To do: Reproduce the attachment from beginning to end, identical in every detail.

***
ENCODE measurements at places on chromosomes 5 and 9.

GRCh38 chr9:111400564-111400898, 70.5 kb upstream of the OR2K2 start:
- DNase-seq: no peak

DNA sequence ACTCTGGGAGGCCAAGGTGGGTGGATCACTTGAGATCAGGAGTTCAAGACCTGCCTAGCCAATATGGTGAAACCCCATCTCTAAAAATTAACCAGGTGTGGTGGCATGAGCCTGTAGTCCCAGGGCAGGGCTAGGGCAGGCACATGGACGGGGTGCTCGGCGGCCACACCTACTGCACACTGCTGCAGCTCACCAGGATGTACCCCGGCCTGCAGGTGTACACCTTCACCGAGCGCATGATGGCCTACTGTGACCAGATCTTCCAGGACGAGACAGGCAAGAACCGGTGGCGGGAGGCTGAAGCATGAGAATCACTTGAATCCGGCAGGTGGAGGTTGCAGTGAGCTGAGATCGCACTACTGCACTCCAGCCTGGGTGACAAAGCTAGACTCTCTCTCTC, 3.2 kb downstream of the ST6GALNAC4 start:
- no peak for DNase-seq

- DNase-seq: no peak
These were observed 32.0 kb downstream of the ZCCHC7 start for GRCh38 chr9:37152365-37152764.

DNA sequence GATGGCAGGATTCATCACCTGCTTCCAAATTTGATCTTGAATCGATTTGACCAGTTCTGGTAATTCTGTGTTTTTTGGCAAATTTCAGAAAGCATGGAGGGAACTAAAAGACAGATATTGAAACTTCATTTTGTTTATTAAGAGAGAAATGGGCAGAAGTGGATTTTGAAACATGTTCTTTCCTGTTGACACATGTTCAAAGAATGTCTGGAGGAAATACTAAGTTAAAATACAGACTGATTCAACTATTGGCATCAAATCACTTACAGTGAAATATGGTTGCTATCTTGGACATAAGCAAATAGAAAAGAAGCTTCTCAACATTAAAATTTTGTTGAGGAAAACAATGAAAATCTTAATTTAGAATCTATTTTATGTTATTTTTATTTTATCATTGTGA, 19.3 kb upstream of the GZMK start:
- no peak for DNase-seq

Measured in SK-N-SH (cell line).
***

ENCODE measurements at places on chromosomes 5 and 9.

GRCh38 chr9:111400564-111400898, 70.5 kb upstream of the OR2K2 start:
- DNase-seq: no peak

DNA sequence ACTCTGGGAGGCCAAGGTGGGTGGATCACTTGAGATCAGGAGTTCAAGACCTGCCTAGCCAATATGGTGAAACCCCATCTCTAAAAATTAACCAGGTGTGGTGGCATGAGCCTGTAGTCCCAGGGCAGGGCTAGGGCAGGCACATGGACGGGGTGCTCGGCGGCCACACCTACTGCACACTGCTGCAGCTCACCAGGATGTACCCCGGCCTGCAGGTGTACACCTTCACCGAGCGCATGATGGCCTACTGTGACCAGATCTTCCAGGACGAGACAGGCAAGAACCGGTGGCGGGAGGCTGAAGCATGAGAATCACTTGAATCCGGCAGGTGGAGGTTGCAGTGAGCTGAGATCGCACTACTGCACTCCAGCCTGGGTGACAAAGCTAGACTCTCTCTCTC, 3.2 kb downstream of the ST6GALNAC4 start:
- no peak for DNase-seq

- DNase-seq: no peak
These were observed 32.0 kb downstream of the ZCCHC7 start for GRCh38 chr9:37152365-37152764.

DNA sequence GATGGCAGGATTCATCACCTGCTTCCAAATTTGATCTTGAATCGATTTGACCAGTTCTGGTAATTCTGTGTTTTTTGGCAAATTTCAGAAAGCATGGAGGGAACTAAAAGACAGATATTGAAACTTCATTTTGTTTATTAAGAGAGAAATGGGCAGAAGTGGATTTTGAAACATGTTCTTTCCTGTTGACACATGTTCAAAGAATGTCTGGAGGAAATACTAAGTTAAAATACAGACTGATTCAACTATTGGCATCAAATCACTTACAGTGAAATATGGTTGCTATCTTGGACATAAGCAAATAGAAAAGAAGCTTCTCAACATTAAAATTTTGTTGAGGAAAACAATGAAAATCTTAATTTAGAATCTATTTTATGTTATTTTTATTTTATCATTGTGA, 19.3 kb upstream of the GZMK start:
- no peak for DNase-seq

Measured in SK-N-SH (cell line).